Reflection on the notion of disease, both infectious and chronic, can contribute to a more plausible philosophical anthropology for bioethics. Infectious diseases question our understanding of autonomous agency in two important ways. First, as both a victim and a vector, a patient cannot be simply seen as a rational agent who has the final ethical word on his own decisions. Both vulnerability to infection and threat of transmission to others should shape our understanding of patient agency. Second, the concept of choice that shapes our conception of agency in bioethics can no longer be understood in isolation from society. Risk of acquiring and transmitting infectious diseases reflects the patient's interconnectedness with others and the biological environment, an interconnectedness which is always there even when infectious disease is not present. Although the values and desires of the patient obviously need to be considered, the ideal of the autonomous agent will remain a fiction unless the social context of the patient's vulnerability is also considered. For other reasons, chronic disease also challenges our understanding of autonomy, especially when the patient finds it hard to manage his or her chronic condition. Family or friends stand as important resources for decision-making and long-term daily care for chronic diseases. We should then recognize that the family and community, which may play an important role in patient care, are part of the resource needed by the patient to exercise agency. More and more, it is becoming obvious that the promotion of patients' agency requires serious consideration of patients' best interests in a broader way. Against the backdrop of contemporary institutional medicine, family solidarity is more important than ever to help maintain patient's dignity and agency throughout stressful time. Exclusion of family and relatives from the sphere of decision-making on account of respect for individual autonomy does not necessarily serve patients' best interest. Furthermore, primary care, because of its focus on treatment and prevention of chronic and infectious diseases, is the domain of medicine that goes beyond techno-medical solutions to consider patients as persons with their stories, relationships, and social environment in which they live. Consequently, primary care should essentially rely on socially-grounded values rather than on desocialized principles.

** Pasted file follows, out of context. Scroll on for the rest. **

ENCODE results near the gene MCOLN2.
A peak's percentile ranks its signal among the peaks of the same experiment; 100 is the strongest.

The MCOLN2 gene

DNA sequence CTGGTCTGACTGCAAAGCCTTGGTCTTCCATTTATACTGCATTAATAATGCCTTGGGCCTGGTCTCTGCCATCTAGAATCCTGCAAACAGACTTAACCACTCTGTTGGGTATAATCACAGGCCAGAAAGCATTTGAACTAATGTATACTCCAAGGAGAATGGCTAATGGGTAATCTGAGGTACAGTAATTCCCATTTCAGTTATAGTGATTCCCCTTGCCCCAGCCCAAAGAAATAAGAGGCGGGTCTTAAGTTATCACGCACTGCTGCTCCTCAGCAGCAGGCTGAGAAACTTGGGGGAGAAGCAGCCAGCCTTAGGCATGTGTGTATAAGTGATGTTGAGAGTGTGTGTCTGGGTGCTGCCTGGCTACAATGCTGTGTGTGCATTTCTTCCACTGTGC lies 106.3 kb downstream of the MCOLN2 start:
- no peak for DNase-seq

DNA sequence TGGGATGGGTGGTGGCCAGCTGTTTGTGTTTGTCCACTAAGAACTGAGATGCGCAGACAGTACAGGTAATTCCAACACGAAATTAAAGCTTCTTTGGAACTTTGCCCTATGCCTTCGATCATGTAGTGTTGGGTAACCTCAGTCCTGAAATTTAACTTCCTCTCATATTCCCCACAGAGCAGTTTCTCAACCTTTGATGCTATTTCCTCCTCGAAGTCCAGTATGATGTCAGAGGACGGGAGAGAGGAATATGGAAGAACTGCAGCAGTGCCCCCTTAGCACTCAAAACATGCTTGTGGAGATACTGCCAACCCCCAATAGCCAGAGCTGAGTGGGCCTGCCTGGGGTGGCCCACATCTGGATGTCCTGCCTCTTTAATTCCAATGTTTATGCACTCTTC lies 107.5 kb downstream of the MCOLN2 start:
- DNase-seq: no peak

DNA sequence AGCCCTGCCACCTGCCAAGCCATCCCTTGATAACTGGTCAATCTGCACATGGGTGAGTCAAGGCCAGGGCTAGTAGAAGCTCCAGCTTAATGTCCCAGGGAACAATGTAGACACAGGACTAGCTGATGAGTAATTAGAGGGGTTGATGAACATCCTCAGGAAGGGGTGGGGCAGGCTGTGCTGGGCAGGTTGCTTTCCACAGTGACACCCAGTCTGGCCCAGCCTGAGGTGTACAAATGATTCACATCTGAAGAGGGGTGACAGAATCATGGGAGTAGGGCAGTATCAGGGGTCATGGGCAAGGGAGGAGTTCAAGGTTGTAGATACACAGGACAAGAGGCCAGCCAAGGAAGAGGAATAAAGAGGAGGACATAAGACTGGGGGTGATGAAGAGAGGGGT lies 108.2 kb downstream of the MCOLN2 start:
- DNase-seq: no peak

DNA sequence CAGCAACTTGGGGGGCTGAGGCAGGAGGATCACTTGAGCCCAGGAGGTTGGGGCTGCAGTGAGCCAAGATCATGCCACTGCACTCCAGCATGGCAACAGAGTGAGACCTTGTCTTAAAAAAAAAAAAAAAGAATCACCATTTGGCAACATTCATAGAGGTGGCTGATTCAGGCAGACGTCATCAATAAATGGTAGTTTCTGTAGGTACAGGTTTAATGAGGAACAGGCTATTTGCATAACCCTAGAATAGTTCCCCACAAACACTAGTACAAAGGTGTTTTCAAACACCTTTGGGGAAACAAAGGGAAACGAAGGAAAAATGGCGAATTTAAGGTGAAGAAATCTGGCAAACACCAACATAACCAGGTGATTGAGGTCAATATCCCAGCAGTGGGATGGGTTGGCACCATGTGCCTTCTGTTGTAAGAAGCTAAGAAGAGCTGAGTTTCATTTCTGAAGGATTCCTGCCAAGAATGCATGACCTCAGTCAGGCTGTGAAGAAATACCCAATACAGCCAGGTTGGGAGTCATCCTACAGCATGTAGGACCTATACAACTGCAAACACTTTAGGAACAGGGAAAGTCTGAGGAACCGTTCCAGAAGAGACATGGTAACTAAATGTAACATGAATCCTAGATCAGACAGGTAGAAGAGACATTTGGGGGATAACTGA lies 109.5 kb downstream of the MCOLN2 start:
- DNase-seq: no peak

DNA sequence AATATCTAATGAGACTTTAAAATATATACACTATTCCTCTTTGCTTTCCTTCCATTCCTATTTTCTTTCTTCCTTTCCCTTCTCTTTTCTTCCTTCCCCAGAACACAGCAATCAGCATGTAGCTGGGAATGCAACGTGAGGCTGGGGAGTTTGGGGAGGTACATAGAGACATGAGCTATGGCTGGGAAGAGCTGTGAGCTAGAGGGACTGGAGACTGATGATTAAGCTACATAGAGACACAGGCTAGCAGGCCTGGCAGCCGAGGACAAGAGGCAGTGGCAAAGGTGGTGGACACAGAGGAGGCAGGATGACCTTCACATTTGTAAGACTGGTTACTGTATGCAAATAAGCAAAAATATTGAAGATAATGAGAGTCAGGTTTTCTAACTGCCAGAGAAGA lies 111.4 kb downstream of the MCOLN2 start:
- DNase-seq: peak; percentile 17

Family and social relationships are important in the context of clinical medicine. However, we cannot undermine the importance of individual freedom. We simply reject strong claims that do not have any social rootedness. It would be almost unsound and socially untrue to radically endorse autonomy to the detriment of an ethic of responsibility and socially-based care because they are mutually interdependent, and a complete account of medicine's moral axis requires that they be integrated. This reorientation is crucial for reasserting the ethos of clinical medicine, whose fundamental mandate remains the care of others.